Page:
Never set your mind or heart to what you’re determined to get before you go shopping.
Because you will always end up screwed on either the price or the quality of your purchase. Your desire will overcome your good sense.
I do not speak in theory. I have so many examples of my whim overtaking my common sense and dragging the both of us off to “stupid land” that I wouldn’t even know where to start.
But for the sake of brevity, let me focus on one beautiful May afternoon about twenty years ago, when I decided I wanted to buy a “fancy-looking car.” I desired to appear affluent (minus the bank account).
So feeling over-confident about my negotiation skills, I headed off to a local used car dealership, perusing the lot for the auto of my choice, doing everything that is customary, short of kicking the tires.
The owner of the establishment–a tall gentleman with a bright-colored tie and a Texas drawl–came up to me and I began my wheeling and dealing before he even got a chance to speak a word.
I was not a rube, nor had I recently been on any turnip truck.
I knew the ropes.
So instead of inquiring of this fellow what the price was on a Grand Marquis I was eyeballing, I leaped in and told him what I was going to pay for it, thinking that it must be much more in asking price, and that I was setting myself up for a great deal.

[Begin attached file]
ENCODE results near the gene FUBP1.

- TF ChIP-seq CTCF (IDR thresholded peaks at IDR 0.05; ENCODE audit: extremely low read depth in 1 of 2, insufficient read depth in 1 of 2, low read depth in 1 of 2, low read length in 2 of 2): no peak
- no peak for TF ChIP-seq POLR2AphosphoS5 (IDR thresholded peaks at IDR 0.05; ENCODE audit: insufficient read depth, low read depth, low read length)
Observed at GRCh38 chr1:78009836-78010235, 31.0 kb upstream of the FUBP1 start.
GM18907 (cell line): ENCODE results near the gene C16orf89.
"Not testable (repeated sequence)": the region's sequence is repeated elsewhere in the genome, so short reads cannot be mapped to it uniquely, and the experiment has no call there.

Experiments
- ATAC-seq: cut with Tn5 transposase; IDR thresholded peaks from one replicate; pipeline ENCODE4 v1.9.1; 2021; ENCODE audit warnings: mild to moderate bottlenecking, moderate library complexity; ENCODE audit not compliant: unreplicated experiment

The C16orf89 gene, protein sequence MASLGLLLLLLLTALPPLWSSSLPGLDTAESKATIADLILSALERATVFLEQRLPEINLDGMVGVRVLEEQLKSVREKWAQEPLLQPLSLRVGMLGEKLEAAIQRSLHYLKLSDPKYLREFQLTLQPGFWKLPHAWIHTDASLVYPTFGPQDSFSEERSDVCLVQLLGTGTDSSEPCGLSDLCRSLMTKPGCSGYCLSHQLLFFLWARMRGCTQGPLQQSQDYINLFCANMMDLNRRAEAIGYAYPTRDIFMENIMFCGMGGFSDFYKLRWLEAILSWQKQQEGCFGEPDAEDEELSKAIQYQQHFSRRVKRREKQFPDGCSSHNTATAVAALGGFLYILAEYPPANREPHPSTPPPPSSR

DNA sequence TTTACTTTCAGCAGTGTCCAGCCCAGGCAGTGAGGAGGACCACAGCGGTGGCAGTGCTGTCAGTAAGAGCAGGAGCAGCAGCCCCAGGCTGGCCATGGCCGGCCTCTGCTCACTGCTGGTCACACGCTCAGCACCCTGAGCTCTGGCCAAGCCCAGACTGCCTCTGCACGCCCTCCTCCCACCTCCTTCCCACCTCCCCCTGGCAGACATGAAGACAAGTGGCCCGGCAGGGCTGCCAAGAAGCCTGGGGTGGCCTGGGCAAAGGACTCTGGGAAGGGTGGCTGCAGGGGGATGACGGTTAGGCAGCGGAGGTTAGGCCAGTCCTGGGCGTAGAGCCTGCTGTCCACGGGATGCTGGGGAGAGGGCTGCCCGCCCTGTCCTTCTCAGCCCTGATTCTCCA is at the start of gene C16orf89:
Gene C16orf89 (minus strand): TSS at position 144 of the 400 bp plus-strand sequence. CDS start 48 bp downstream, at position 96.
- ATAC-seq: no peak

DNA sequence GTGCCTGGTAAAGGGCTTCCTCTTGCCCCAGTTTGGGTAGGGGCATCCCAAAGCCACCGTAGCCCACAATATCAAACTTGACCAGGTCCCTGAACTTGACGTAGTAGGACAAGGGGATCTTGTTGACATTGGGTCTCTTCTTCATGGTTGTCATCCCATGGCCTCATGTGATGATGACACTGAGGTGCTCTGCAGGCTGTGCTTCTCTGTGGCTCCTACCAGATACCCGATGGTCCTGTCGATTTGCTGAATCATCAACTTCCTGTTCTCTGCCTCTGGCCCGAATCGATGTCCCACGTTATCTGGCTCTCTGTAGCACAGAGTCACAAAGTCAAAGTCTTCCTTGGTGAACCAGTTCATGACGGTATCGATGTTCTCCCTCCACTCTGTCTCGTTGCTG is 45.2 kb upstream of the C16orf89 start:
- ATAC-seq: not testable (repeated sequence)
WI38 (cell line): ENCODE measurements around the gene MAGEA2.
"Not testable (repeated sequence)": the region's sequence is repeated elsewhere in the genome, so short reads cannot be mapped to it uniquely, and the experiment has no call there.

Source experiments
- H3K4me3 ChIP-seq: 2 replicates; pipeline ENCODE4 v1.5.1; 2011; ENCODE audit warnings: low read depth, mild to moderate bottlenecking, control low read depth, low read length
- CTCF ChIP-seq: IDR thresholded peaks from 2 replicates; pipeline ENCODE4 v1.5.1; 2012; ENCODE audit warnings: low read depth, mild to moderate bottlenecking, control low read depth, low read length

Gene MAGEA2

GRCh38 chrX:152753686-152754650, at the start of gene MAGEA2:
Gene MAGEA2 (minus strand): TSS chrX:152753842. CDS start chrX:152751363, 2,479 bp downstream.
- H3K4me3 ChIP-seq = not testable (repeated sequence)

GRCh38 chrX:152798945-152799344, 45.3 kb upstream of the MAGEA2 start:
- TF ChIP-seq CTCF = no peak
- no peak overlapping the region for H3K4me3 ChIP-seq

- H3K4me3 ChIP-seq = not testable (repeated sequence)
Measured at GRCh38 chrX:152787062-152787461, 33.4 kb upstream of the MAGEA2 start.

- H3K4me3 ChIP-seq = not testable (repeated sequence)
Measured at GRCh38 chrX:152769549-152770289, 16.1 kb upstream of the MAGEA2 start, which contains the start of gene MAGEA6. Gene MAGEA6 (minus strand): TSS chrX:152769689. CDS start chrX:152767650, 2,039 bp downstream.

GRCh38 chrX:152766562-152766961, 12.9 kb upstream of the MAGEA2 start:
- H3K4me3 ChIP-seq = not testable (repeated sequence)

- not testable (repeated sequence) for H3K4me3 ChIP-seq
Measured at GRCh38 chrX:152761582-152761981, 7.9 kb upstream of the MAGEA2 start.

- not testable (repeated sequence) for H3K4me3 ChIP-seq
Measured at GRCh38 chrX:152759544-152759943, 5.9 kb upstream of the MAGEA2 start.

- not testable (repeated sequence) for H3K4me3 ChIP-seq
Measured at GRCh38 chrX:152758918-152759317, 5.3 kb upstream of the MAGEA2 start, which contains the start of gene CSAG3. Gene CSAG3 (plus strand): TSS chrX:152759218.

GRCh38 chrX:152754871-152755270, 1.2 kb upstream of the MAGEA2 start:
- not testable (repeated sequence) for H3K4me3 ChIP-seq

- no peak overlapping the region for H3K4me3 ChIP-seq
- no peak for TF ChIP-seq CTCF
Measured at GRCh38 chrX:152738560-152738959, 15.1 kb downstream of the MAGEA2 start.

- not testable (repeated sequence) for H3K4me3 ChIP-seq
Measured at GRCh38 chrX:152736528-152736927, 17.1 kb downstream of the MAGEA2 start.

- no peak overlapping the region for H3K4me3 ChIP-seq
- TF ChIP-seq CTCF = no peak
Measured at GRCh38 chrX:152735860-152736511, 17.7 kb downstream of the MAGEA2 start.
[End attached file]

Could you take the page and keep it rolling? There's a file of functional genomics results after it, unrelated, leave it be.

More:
I failed to notice the small smile that came across his face when he heard my numerical offer. What I noted were his eyebrows, which quickly furrowed, passing on the impression that he was in great consternation over considering my low offer for such a high premium Mercury.
He suggested that the price should be a little bit higher, and proffered a couple of numbers, but I stood firm–and in no time at all, we were in his office, signing papers.
I couldn’t help but gloat, especially after my signature was on the form and I knew the rich-looking car was mine.
It was at this point that the salesman, possessing very little actual conscience, discovered a few remnants, apparently had taken a liking to me, and so choked up one little fact about the car that may have missed my brilliant observance.
He said, “You do know that 172,000 miles on the odometer is the actual mileage, right?”
Well, I didn’t, but pretended I did, because I was in the throes of a prideful lunacy.
So long story short, his conscience did not last very long. He shook my hand and I drove exactly thirty-one miles before my car broke down.
Since it was sold “as is,” any hopes of retrieving my money…well, was.
Gone, that is.
There were a few times that this car was a blessing, but more what you might call “tin-tank prodigal son.”
Since then I’ve learned to never be too sure of what you want.
And certainly, find out the asking price before you negotiate your final deal.
Thank you for enjoying Words from Dic(tionary) — J.R. Practix